During the rule of Vittorio Amadeo I, Cristina of France and Carlo Emanuele II the collections of books were partly neglected, as can be deduced from contemporary accounts, among which for example, those of Jean Mabillon and Bernard de Montfaucon.
For this period, however, it is important to remember the topographical catalogue by Giulio Torrini, mentioned above, which was compiled in 1659, the first catalogue we have which mentions the Hebrew collection. The inventory begins with a description of the Oriental and Hebrew works which had been placed in the second “guardarobba” (“cupboard”) on the eastern side and in the second “guardarobba” on the western side, under the title Syriaci Chaldaici Hebrei. As Mauro Albenga, who made a useful transcription and wrote an introduction to the inventory, has pointed out, “Unfortuntately the two “guardarobbe” which appear at the beginning of the inventory are those for which Torrini provides the most summary information, often limiting himself to formulae of the kind, “No. of books…. in … language” (Inventario della Biblioteca Ducale del protomedico e bibliotecario Giulio Torrini (1659), tesi di Laurea del Corso di laurea in Lettere Moderne dell’Università degli Studi di Torino, a.a. 1990/1991, p. XXVIII).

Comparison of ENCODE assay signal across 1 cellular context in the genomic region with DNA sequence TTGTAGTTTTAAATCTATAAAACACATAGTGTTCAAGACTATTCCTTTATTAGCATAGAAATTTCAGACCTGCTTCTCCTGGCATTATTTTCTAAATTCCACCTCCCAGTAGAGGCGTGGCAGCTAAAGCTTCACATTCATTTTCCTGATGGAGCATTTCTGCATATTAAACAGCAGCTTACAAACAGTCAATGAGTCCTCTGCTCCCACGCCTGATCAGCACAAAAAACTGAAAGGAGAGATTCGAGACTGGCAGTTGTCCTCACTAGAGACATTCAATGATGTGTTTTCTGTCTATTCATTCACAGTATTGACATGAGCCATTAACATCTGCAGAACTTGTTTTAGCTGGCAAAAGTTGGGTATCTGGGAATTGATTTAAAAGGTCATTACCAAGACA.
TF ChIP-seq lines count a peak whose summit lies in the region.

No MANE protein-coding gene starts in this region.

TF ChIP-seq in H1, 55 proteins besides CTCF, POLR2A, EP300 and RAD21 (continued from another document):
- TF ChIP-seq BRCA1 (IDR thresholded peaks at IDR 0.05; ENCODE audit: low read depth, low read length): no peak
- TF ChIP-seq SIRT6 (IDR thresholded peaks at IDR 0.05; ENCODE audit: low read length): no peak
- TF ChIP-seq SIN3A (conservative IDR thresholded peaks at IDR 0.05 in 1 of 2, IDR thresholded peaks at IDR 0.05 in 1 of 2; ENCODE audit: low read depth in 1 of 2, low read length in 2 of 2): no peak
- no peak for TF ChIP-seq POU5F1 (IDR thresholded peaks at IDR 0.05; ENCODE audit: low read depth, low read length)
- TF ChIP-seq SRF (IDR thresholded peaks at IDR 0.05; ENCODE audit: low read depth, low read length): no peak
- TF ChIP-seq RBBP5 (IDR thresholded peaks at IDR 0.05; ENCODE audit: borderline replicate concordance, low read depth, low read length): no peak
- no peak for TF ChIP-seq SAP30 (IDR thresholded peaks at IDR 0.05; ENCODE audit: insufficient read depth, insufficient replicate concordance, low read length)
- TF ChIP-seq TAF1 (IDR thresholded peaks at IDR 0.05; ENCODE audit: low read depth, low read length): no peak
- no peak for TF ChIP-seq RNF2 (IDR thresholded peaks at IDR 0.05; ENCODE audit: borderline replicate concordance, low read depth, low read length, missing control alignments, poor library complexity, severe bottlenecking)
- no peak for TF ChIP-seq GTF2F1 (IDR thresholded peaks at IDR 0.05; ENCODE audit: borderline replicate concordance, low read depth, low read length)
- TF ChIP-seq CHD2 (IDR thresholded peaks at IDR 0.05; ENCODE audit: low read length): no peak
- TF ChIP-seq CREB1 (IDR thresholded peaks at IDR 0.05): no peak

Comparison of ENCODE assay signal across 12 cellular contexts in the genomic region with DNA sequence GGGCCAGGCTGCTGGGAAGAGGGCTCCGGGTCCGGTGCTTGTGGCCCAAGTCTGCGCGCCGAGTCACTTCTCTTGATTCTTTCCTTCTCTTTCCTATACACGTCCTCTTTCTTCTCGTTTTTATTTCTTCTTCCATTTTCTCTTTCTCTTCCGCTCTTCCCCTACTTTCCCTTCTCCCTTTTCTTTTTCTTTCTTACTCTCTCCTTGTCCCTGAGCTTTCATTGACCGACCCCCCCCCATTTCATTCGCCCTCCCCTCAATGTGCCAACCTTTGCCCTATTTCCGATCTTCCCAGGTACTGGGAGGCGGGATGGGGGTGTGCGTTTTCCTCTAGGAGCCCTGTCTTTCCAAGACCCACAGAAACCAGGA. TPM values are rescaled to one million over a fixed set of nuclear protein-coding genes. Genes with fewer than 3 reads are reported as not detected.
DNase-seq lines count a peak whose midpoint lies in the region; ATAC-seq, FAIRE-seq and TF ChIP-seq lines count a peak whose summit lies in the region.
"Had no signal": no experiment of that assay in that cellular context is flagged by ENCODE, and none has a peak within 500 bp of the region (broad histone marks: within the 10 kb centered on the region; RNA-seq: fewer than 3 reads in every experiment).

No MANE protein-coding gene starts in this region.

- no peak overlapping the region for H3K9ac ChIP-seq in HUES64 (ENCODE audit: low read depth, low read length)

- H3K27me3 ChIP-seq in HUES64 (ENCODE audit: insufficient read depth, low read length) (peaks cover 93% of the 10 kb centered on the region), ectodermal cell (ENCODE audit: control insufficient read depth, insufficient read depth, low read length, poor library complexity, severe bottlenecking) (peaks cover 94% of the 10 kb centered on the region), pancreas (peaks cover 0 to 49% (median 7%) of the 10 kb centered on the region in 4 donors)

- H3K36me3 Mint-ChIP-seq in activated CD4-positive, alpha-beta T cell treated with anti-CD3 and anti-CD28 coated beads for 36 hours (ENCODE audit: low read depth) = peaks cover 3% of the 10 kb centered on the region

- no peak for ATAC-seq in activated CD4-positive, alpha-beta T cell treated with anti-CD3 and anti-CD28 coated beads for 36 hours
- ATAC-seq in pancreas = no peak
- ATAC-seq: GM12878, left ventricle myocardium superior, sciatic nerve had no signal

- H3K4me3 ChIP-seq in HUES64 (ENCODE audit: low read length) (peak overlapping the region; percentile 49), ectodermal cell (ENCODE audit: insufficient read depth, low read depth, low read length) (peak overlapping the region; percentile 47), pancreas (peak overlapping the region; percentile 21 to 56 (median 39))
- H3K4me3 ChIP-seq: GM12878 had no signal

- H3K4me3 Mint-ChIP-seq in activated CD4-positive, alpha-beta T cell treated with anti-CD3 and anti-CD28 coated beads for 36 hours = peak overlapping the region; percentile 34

In effect, the catalogue does not say much about the Oriental collection, which must have amounted to about 700 or 800 volumes in the form of manuscripts and books: the very few times a title is given by Torrini it demonstrates the presence of works such as a Novum testamentum arabic, a Dictionarium Caldaicum, an Alphabetum arabicum, and, for the Hebrew works, a Grammatica hebrea, a Tavoletta combinatoria delle conson. et vocali hebr., or the Interpretationes hebraice. The two cupboards also contained works which variously pertained to the Oriental books, such as works on Oriental history or biographies of scholars of Oriental languages. There were, as we have said, 380 Hebrew books, including printed books, but also some books that were written partly in Hebrew and partly in Arabic. The superficial nature of the catalogue lamented by Albenga was not merely limited to the paucity of information, but also the terminology and the distinction between the various manuscripts: on shelf IV, for example, of the second “guardarobba” on the eastern side Torrini counted “N. 17 folio books in Hebrew. N. 2 manuscripts in Hebrew” (“N°. libri 17 in fol. di lingua hebrea. N°. 2 manuscritti lingua hebrea”), thus combining two different parameters. Random criteria return in the description of other shelves: for shelf IV of the second “guardarobba” on the western side Torrini spoke in fact of “N. 40 big and small books, and manuscripts in Hebrew” (“N°. libri 40 tra grandi, piccoli, e mss. di lingua hebrea”). Again, the first group have in common their format, while the third is characterised by the fact that the works are in manuscript form. Considering the vague nature of the descriptions, it is far from easy to identify the manuscripts and, among the very few works for which Torrini registers a title or an author, it is not possible to recognise works that are present today in the collection of the Biblioteca Nazionale (Bnt), with the exception of two copies of the work by Deodato Segre dedicated to Carlo Emanuele I, which were found on shelf I of the second “guardarobba” on the western side.